Hyun Jin Ryu’s large contract was still worth it for the Blue Jays

Sep 28, 2021; Toronto, Ontario, CAN; Toronto Blue Jays starting pitcher Hyun Jin Ryu (99) during the fifth inning against the New York Yankees at Rogers Centre. Mandatory Credit: John E. Sokolowski-USA TODAY Sports
Sep 28, 2021; Toronto, Ontario, CAN; Toronto Blue Jays starting pitcher Hyun Jin Ryu (99) during the fifth inning against the New York Yankees at Rogers Centre. Mandatory Credit: John E. Sokolowski-USA TODAY Sports /
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The Toronto Blue Jays finished the 2019 season going 67-95, fourth in the AL East. While the record certainly was not great, Toronto had a lot to look forward to. Top prospects Vladimir Guerrero Jr., Bo Bichette, and Cavan Biggio all debuted and showed promise. The Jays had nine hitters collect 15+ home runs and flashed the potential of being a future offensive powerhouse (which they would become shortly after).

With all of the great hitters the Jays had, they needed pitching. Their best pitcher, Marcus Stroman, was traded to the Mets at the deadline so the Jays were extremely thin in that area.

That offseason changed the trajectory of the Jays franchise as they signed Hyun Jin Ryu to a four-year $80 million dollar deal.

The Hyun Jin Ryu signing shot the Blue Jays back into contention as they signed an ace to pair with their dynamic offense.

By signing Ryu, the Jays were signing a pitcher who just finished second in the NL Cy Young ballotting with the Dodgers. He was an All-Star, had led the league in ERA and ERA+, and had Jacob deGrom not been as insane as he is, he would’ve won the Cy Young.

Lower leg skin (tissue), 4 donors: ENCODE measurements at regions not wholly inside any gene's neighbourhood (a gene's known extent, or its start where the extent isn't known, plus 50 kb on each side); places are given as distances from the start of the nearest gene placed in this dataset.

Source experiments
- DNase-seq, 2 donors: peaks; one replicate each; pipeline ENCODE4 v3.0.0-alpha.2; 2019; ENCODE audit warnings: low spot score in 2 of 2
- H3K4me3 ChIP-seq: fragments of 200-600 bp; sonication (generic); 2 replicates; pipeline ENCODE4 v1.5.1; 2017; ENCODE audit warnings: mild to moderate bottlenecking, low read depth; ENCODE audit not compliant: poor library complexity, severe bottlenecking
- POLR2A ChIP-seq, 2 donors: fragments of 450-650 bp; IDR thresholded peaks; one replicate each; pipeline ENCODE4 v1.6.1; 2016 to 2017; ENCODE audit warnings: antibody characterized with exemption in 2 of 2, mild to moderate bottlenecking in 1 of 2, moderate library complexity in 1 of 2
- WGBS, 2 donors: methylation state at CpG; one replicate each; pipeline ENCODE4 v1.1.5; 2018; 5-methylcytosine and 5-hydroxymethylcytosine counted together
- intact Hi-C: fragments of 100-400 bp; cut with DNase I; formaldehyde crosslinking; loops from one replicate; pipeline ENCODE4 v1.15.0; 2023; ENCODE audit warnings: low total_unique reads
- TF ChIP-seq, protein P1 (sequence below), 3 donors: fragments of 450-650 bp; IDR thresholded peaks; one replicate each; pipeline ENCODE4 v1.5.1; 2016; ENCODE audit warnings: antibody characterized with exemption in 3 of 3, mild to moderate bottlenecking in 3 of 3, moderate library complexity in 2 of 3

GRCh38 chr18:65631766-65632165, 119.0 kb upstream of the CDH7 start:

While that season was excellent, Ryu had dealt with injuries in the past. He made just 15 starts the season prior (with an ERA under 2.00) and made just one start in 2016. The Jays took a gamble that Ryu would be healthy, and after this latest injury, appear to have lost that gamble. Even with that loss, the deal was still worth it.

"Blue Jays: Hyun Jin-Ryu and his Toronto Legacy"

The Blue Jays went 32-28 and made the expanded playoffs in the COVID-shortened season. Ryu was a huge reason why, as the southpaw went 5-2 with a 2.69 ERA in 12 starts. He finished third in the Cy Young balloting and led the team in starts and pretty much every relevant statistical category.

Ryu carried a rotation that had Tanner Roark and his 6.80 ERA starting every fifth day to an improbable postseason run. While they lost in the first round to Tampa, it was a very successful season nonetheless.

Following the playoff appearance, the Jays signed George Springer to a lengthy and expensive deal. They also signed Marcus Semien to a one-year deal and brought back Robbie Ray on a one-year deal as well. Had Ryu not done what he did does Springer really sign with Toronto? Does Semien think Toronto was the place he could revitalize his career?

The Jays did not make the postseason in 2021 but were alive until the final day. They finished 20 games over .500 and had shown enough to Kevin Gausman to sign with Toronto despite the Mets reportedly offering more money for his services.

During that 2021 season, Ryu was not his usual dominant self, posting a 4.37 ERA and a just barely above average 102 ERA+, but he did make 31 starts which was huge for the club even with two IL stints on the year. He also pitched five innings of two-run ball on the season’s final day in an effort to try and keep the Jays alive.

Is it disappointing that Ryu’s best season came in a 60-game season? Absolutely. The southpaw will likely not throw another pitch for the Jays after needing Tommy John surgery last week. On paper, getting 49 starts out of a guy who signed that large of a contract is bad, but Ryu was more than that. He led to the other great fortune that Jays have been blessed with the last couple of years and steered them into the positive direction they are in right now.

Next. An injury to Nate Pearson impacts the Blue Jays trade deadline. dark

It’s a deal that did not end well at all, but is also a deal I would do again in a heartbeat.

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